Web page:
Rounders: it’s a sport most people have had some experience with at some point in time. Whether it was the default outdoor sport in PE during our GCSEs or a fun game played at Scout camps, or maybe that was just me? Anyhow, in another collegiate sporting success story for Constantine College, the Rounders team topped the league in style, only losing one game all season. Vision’s Sports Editor interviewed outgoing club Presidents Kyle Siwek and Beth Ferry as well as Constantine College President Tim Woodford (who is a member of the Rounders team) on their league-winning season.
Q: How competitive is collegiate rounders at the University of York?
Beth: Rounders is both the most, and least, competitive sport I’ve played at the University – it’s so much fun that you just naturally get caught up in the competitiveness of it! Everyone gets really stuck in, and it’s not so much an individual focus, it’s all for your team.
Kyle: College Rounders really brings out people’s college pride and competitive nature. We have some long-standing rivalries with other rounders teams (*cough cough* Langwith *cough*) which make for a very competitive league as we train hard and get very excited for particular matches. The fluid league table also makes for a very competitive league, which Beth and I really embrace.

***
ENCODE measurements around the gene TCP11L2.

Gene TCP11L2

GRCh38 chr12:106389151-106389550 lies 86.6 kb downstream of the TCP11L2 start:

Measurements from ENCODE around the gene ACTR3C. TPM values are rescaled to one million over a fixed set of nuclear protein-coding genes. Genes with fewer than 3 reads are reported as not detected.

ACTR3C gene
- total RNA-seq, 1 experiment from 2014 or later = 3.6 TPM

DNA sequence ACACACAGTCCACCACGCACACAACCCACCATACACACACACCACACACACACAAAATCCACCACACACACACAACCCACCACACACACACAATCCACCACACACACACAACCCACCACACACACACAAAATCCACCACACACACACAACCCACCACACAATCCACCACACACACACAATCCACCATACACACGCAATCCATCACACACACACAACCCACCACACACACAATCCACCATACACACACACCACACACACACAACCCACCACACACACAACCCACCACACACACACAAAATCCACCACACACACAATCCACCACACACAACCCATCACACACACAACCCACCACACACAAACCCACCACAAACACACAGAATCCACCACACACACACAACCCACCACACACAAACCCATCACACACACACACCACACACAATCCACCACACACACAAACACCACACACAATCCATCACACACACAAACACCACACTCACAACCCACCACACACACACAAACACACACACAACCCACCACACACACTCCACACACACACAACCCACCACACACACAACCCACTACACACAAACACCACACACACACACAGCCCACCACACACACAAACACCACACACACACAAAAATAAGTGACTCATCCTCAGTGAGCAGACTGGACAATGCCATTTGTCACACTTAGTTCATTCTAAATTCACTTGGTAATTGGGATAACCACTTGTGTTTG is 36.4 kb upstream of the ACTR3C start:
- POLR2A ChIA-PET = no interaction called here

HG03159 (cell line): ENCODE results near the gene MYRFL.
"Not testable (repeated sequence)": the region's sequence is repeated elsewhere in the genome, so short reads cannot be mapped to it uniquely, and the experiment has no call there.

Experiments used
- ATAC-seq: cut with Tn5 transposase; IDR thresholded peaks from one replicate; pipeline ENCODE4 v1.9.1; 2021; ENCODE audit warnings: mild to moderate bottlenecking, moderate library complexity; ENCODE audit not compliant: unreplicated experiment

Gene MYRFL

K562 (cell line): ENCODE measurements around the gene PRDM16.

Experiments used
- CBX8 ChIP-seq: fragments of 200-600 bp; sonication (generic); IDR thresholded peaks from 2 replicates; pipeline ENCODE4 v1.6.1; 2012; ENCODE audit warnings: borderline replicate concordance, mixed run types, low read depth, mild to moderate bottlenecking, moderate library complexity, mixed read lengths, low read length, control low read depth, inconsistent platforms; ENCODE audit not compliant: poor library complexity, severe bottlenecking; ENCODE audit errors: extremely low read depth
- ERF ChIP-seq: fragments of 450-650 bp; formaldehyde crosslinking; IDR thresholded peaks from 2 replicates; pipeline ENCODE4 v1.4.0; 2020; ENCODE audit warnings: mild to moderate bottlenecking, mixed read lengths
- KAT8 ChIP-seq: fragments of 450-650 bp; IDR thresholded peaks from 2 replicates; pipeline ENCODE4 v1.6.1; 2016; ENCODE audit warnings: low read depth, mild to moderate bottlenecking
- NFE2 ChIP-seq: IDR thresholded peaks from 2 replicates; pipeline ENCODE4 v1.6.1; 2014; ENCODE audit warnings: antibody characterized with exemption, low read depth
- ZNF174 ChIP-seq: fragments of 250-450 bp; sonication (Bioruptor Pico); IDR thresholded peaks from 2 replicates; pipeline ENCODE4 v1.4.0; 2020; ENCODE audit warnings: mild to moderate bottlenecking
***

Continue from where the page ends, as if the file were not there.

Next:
Q: How proud are you of the team for winning the league?
Beth: So so proud!!! It’s been 3 years in the making for Kyle and I, initially placing third in our 1st year, second in our 2nd year, and finally we’re league winners in our final year! We’ve worked so hard, and we’re incredibly lucky to have had such incredible teams over this period, but especially this year. It was such a great environment turning up to a rounders match/training this year, so yeah, very proud!
Kyle: Winning the league has been a huge achievement for both myself personally, and those of us in this year’s team. We’ve trained really hard, and even bought Rounders skills books in order to help improve our technique (who knew Rounders was so complex…)?! Beth and I have led the team for three years, and to end on this high – and do it with such great people – has been amazing!